Apprenticeship cover letter: 6-step structure for success

Your cover letter accompanies your CV when you’re applying for an apprenticeship and needs to do three important things. 

Firstly, it needs to act as your introduction to the recruiter or employer. Secondly, it needs to help you begin building rapport with them. Finally, it needs to encourage them to read on and open your CV. 

For this reason, you need to make sure you’re getting the format and content of your cover letter perfect. To help you get it right, we’ve put together a 6-step guide to writing an apprenticeship killer cover letter — check it out below:

1. Begin by addressing the recipient

Where possible, your cover letter should address the recipient by name. This is the best way to start building rapport with them and to show that you have a genuine interest in their opportunity. 

You’ll need to use your detective skills to find out the name of the recruiter/employer and there are several ways you can do this. First, check if their name or email appears on the job advert. No luck? Check the company website and see if there’s a ‘meet the team’ style page — if there’s a HR, hiring manager or recruitment person there, you could use their name. If you still haven’t found a name, head to the company LinkedIn profile to do some further digging.

However, if you do your research and can’t find their name, don’t panic! Simply start your letter with ‘hello’ or perhaps a ‘hi’ if you’re including this in the body of an email. Try to avoid using ‘dear sir or madam’ as, nowadays, it comes across as rather impersonal and outdated.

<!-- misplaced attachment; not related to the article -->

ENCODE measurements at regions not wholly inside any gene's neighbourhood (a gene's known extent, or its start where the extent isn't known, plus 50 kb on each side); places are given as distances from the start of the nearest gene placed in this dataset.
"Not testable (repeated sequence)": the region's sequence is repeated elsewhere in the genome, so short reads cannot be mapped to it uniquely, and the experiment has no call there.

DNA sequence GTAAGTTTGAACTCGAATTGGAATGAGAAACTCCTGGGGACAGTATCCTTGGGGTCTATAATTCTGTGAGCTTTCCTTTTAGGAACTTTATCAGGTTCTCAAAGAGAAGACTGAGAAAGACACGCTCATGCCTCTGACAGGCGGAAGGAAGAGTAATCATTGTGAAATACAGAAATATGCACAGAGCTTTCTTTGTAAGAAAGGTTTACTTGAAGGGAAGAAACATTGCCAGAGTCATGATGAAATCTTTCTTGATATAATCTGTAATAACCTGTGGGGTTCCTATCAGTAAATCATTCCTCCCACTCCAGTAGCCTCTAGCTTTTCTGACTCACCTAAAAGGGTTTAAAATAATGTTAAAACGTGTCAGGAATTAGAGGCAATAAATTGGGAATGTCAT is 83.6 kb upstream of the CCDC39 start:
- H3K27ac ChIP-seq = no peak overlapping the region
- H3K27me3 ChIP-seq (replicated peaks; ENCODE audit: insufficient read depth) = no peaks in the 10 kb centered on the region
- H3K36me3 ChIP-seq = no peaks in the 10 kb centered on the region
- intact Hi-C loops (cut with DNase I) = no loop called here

2. Follow up with a friendly greeting

It’s important to be aware that your cover letter will be read by a real person, so you don’t want it to come across as rigid or stuffy.

So, next, show that you’re personable and friendly with a greeting — something like ‘I hope you’re well’ is the perfect way to start off. 

3. Let them know which apprenticeship you're applying for

Remember, some recruiters/employers might be hiring for multiple vacancies, so you need to tell them specifically what apprenticeship you’re applying for. 

It’s also a nice idea to let them know where you found their vacancy in the first place. For example:

‘I would like to apply for {name of apprenticeship} as advertised on {name of website}.’ 

Explaining why you’re interested in this apprenticeship is a good way to stand out from the crowd, so try to add a couple of sentences about how your interests and career goals align with the role, for example:

I’m particularly interested in working for your company as you stress the importance of social media marketing and blogging within the role. I have a keen interest in digital marketing and have recently set up my own blog which already achieves 500 visitors per month. I’ve also recently completed the Google Digital Garage course in order to develop my skills.

4. Demonstrate why you're suitable for the role

Next up, the main body of your cover letter needs to explain why you’re a suitable candidate for the apprenticeship you’re applying for.